ALBANY -- Some of the most common foot problems can cause issues throughout the body that patients might not expect. Area experts are now speaking out on what can be done to relieve the pain.
Some of the most common foot disorders include bunions, hammer toes and Achilles tendinitis. Bunions are classified as an abnormal, bony bump that forms at the base of the big toe, causing it to crowd against the other toes, while a hammer toe is a toe that is curled due to a bend in the middle joint.
"We commonly see these in women who wear a lot of high heels," explained Mary Thompson, a physical therapist with Phoebe Physical Medicine.
Achilles tendinitis is a condition of irritation and inflammation of the large tendon in the back of the ankle. It's a common overuse injury that tends to occur in recreational athletes.
"Oftentimes the heel can become very swollen," Thompson said.
Achilles tendinitis can lead to small tears within the tendon, making it susceptible to rupture.
At times, defects in foot mechanics can interfere with mobility, mainly over-pronation and over-supination. Over-pronation is usually associated with flatter-foot types, or when the ankle and rearfoot roll to the inside. It is also commonly associated with "knock knees," which can cause degenerative changes and pain in the knees.
"By far the most common thing we see is low-arch foot," said Phoebe Physical Therapist Sue Freeman. "We see this a lot in women. If we can catch them early, we can keep them from progressing."
Supination occurs when the ankles roll out too much, a condition usually associated with a higher arch in the foot that is more rigid.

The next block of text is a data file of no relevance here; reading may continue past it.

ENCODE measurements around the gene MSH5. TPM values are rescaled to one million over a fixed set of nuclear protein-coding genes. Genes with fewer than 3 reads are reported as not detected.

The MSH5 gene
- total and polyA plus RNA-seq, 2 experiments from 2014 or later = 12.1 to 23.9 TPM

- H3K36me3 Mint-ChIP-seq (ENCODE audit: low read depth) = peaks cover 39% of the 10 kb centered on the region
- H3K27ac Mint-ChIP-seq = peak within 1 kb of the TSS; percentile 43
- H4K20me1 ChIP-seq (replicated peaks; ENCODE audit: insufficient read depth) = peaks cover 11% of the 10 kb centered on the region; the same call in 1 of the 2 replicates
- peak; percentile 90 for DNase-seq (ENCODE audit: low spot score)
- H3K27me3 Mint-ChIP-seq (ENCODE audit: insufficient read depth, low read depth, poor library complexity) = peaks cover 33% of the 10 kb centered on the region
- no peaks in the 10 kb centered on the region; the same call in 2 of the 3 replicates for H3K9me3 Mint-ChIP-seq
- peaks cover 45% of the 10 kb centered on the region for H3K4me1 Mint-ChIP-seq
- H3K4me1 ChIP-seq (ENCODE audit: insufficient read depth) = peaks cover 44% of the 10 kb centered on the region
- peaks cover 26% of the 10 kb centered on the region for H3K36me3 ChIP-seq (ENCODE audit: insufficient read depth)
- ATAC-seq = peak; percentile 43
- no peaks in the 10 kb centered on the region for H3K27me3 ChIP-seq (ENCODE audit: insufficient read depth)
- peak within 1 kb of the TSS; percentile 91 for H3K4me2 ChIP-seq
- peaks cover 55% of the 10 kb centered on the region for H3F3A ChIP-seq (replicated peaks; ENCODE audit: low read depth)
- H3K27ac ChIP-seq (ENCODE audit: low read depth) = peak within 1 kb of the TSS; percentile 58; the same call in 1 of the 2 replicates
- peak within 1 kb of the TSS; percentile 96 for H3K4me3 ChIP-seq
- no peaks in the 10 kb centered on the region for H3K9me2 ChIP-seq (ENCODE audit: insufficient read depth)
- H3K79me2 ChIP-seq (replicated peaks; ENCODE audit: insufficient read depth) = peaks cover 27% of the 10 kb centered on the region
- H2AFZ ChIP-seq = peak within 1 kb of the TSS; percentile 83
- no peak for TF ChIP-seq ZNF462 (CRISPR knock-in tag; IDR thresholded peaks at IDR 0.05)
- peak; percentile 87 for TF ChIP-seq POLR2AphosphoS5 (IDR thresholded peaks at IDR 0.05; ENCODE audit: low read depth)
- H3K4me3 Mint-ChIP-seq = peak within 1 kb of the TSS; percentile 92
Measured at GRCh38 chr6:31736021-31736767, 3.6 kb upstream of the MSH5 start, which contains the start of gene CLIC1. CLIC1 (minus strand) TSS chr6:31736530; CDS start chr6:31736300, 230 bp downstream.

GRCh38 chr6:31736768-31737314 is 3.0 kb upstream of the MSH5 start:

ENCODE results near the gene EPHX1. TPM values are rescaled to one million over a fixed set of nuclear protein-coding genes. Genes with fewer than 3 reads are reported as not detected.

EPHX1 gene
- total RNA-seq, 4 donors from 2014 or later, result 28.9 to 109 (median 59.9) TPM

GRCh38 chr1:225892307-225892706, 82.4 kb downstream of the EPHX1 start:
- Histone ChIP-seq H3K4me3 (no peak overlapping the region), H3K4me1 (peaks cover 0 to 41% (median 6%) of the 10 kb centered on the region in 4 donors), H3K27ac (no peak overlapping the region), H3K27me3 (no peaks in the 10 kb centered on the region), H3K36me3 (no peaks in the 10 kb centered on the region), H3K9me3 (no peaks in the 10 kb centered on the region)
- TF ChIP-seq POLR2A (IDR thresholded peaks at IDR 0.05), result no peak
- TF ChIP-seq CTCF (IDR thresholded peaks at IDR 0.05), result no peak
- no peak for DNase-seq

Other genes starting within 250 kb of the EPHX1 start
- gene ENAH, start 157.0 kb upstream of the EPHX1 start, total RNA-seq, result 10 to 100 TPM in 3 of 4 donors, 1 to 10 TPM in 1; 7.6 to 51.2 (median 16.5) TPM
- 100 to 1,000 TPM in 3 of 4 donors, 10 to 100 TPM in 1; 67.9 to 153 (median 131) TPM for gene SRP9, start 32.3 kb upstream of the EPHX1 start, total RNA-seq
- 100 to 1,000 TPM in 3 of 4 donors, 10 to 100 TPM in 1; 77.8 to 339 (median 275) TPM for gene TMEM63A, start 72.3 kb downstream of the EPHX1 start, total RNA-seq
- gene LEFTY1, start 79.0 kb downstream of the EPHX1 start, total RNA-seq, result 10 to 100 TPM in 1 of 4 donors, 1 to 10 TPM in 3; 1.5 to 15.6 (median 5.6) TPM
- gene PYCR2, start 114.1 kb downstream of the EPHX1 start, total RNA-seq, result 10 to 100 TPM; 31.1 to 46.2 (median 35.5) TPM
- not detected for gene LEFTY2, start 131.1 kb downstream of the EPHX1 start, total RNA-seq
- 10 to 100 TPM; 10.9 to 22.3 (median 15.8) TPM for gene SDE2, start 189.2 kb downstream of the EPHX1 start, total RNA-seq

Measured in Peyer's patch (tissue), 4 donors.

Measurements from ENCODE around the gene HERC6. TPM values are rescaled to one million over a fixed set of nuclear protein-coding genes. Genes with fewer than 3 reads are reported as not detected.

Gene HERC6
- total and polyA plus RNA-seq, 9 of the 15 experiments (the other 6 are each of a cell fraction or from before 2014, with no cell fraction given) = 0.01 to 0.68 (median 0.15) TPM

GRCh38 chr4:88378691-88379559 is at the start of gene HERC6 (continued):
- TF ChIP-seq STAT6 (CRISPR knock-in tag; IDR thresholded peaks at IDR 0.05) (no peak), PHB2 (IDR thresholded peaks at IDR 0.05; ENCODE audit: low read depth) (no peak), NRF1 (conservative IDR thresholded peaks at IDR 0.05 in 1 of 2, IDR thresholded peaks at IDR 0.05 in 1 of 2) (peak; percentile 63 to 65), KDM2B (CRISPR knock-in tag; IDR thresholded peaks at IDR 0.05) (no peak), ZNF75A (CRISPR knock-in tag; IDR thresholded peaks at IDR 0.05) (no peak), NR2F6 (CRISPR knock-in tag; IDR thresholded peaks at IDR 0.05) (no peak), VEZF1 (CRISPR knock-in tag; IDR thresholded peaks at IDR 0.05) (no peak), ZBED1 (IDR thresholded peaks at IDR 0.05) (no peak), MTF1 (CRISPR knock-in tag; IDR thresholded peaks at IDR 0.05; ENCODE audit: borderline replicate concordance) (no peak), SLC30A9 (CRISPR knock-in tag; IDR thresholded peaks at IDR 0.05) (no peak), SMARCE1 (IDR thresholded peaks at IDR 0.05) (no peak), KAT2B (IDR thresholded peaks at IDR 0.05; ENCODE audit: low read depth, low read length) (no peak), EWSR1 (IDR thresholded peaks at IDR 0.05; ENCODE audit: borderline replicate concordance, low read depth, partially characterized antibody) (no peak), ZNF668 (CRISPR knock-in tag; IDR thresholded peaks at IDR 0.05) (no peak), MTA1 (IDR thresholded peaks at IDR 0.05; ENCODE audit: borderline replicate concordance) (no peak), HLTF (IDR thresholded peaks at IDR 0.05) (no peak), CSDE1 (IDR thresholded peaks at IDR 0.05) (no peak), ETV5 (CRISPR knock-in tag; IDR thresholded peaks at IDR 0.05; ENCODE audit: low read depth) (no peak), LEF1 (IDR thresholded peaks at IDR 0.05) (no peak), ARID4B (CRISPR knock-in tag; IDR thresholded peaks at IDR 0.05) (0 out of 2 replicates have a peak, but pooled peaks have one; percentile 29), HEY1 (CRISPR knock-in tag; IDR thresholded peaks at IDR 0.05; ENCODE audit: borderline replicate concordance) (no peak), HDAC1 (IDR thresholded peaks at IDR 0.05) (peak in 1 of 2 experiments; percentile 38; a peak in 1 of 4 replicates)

"Their problem is shock absorption," Freeman said.
Dr. Glenn Dowling of Albany Podiatry said he has seen an increase in heel pain over the last few years.
"Our lifestyle of standing or walking on concrete contributes," he said. "Tight leg muscles also contribute."
Physical therapy can help relieve such problems. One of the first things a therapist might recommend is wearing a supportive shoe both indoors and outdoors, as poor footwear can be a source of the problem.
"This is the hardest thing to get people to do," Thompson said.
Generally, the experts say a running or jogging shoe is the best choice because they are more lightweight, shock-absorbent and durable.
"It's critical to have a shoe that's good," Freeman said. "You've got a better quality with a running shoe.
"Most people buy a shoe for what it looks like, but you've got to match (a shoe choice) with the shape of the foot."
Roughly 60 percent of a person's weight is distributed onto their heel as they are walking, which makes wearing comfortable and effective shoes critical -- as opposed to the dress shoes some women are accustomed to wearing.
"(High heels) put stress on the heel, and dress shoes have to be snug," Dowling said. "They are more of an ornament; they are not functional shoes."
An orthotic, a device used in the shoe that helps neutralize foot and ankle placement, can unload pain and provide shock absorption and can be an ideal solution. Such devices can be either temporary or permanent. Temporary orthotics can be placed on the insert of a shoe in the appropriate area. A permanent one can be produced by casting a patient's foot and sending the mold to a manufacturing facility to later be placed in the shoe.
"There are a ton of options," Freeman said. "Orthotics make a tremendous difference with balance."
Physical therapy intervention can include exercises such as stretching, balance training or aquatic/pool therapy.
"There is hope for painful feet," said Phoebe Physical Therapist Kathleen Ellis. "We can get active."
Modalities such as electrical stimulation, ultrasound and taping can also be used to help relieve pain.
"We can help unload pain without intervention, but it is sometimes very difficult for the body to break the cycle," explained Ellis. "We can help people get educated. There are a lot of habitual things people do (that can hurt them)."
The next lecture will be held Feb. 11 and will cover occupational therapy and carpal tunnel.